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RTPI Scotland's response to consultation on Short Term Lets draft Licensing Order and Business and Regulatory Impact Assessment

  1. For Paper 2: Draft Licensing order - please state your issues and how to resolve them:

Please provide any comments and any suggestions you have to resolve this

No comment

  1. For Paper 3: Draft Business and Regulatory Impact Assessment (BRIA) - please state your issues and how to resolve them:

Please provide any comments and any suggestions you have to resolve this

RTPI Scotland would like to reiterate concerns previously expressed in consultation responses on proposed Short-term Let regulations regarding resources. The new proposed provisions will place a significant burden on planning departments resulting from the gathering evidence of local characteristics and impact, the processing of more planning applications, the submission of more appeal statements, the handling of more complaints from the public and undertaking more enforcement action.

In the consultation paper it sets out that local authorities will “…each determine their own fees and fee structures to recover establishment and running costs specific to their area. This means that the fees charged by local authority will vary. Relevant factors include whether they can achieve economies of scale, rurality and how they integrate their short-term lets licensing scheme with other housing and licensing functions.” RTPI Scotland would like to challenge this assumption in regards to the cost of processing planning applications. RTPI Scotland acknowledges that the power to designate a short-term let control area is a discretionary power for local authorities but in areas with high concentrations of secondary letting where there is significant social impact such a designation will be necessary. In such areas planning permission may be required where it was not before, the host or operator seeking to use a dwellinghouse for secondary letting would need to apply for planning permission to be able to do so.

This is likely to lead to a significant increase in planning applications, with a planning fee set at the flat national rate of £401. Research by HOPS has shown that fee income as a % of core application processing costs is 65.6%[1]. Therefore, depending on the size of local authorities and the number of short-term lets within the control area there could be a big increase in the number of planning applications needing processed therefore have significant resourcing implications for some planning authorities. RTPI Scotland do not believe that this has been recognised clearly in the BRIA. This should be seen in the context of a diminishing resource base for planning authorities with research by RTPI Scotland[2] revealing:

  • The planning service is the one of the most severely affected of all local government services in terms of budgets with a reduction of 42% since 2009
  • Nearly a third of planning department staff have been cut since 2009
  • The new Planning Act has introduced 91 unfunded duties which could cost between £12.1m and £59.1m over 10 years to implement.

The intention to raise fees for change of use and Certificates of Lawful Use or Development (CLUD) both received substantial support in the recent consultation on planning fees and performance[3], RTPI Scotland believes that such proposed fee increases could help ameliorate some of the resourcing impacts of the proposed regulatory changes.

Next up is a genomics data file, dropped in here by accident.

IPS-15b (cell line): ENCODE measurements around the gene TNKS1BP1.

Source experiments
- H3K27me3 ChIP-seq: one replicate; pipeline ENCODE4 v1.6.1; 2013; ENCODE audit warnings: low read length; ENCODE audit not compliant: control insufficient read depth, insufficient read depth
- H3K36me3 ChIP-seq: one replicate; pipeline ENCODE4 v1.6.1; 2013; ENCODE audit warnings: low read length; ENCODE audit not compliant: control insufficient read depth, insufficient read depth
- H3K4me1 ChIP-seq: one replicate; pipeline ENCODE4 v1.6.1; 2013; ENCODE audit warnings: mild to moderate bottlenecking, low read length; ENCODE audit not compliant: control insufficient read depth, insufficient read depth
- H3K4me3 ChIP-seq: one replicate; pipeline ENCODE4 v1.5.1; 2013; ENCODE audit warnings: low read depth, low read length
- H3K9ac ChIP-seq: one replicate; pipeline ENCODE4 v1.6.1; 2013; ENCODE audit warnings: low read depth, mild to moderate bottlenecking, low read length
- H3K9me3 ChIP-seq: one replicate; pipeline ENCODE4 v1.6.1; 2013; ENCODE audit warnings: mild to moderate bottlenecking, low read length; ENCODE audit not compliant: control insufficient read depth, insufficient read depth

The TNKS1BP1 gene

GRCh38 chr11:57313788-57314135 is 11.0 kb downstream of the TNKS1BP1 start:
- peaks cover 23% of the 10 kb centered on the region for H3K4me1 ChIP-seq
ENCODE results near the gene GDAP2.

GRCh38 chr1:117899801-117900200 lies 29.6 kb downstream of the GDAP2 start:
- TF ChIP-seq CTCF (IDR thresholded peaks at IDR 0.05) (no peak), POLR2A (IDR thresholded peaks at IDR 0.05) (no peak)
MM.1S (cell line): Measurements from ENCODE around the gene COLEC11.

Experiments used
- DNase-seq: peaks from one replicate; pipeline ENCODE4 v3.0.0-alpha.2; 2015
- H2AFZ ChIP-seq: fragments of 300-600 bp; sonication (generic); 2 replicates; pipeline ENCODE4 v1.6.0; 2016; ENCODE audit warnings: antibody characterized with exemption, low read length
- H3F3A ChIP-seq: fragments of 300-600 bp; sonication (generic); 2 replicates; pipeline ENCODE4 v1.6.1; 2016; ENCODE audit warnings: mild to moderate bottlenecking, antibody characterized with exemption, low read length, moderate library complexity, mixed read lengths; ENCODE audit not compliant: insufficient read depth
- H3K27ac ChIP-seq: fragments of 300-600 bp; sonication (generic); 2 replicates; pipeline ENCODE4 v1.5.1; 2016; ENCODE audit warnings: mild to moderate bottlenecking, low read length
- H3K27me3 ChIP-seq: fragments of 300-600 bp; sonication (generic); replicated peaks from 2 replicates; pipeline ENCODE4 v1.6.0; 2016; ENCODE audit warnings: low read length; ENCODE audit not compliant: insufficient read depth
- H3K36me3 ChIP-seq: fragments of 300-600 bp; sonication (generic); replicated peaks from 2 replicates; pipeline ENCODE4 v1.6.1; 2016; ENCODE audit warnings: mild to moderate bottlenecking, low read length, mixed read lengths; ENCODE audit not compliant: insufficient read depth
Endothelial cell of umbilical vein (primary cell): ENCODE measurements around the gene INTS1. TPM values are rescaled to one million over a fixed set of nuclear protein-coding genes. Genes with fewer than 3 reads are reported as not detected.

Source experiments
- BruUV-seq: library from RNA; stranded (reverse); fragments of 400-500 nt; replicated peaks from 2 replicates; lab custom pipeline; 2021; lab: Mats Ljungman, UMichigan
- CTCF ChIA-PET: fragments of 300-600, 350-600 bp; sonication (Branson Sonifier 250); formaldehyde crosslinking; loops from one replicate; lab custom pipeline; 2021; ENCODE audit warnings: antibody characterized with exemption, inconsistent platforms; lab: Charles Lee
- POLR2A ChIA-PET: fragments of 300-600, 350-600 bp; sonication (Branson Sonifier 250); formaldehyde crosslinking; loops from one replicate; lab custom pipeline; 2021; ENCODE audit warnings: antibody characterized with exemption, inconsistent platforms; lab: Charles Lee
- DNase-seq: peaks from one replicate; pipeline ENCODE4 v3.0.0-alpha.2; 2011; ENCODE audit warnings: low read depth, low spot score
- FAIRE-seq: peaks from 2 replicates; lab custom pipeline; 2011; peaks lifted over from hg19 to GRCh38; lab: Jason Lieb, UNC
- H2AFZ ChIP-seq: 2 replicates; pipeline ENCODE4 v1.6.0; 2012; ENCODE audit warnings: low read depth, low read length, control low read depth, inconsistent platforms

As recognised in the BRIA there will be challenges for local authorities in recruiting and training staff, depending on the local employment market. RTPI Scotland would also like to highlight the existing workforce issues in the planning system. Planning has demographic and succession challenges with a limited pipeline. Data gathered from planning authorities’ Planning Performance Frameworks indicate that that only around 9% of staff in planning authorities are under 30 whilst over 35% of are over 50 years old. Research commissioned by Skills Development Scotland for Partners in Planning outlined this future demand and highlighted that the majority of planners needing replaced will be senior and more experienced planners, potentially creating a knowledge gap within the profession as this expertise and experience is lost. Over the next 10 to 15 years the planning sector will have demand for an additional 680 - 730 entrants into the sector (comprised of 550 - 600 replacement demand and 130 expansion demand)[4]. Therefore, RTPI Scotland believes that such anticipated increases in future workloads further the need to invest in initiatives to promote planning as a career; widen access to the profession through establishing apprenticeships; and invest in skills development and culture change programmes.    


[1] Heads of Planning Scotland (2019) Action report from Heads of Planning Scotland on the recent CIPFA/HOPS survey on costing the planning service in Scotland. February. Available here:

[2] RTPI Scotland (2021) Resourcing the Planning Service: Key Trends and Findings 2021. June. Available here:

[3] Scottish Government (2021) Planning Performance and Fees Consultation – Analysis of Responses. July. Available here:

[4] Skills Development Scotland (SDS), Partners in Planning & EKOS (2021) Skills in Planning Publication. February. Available here:

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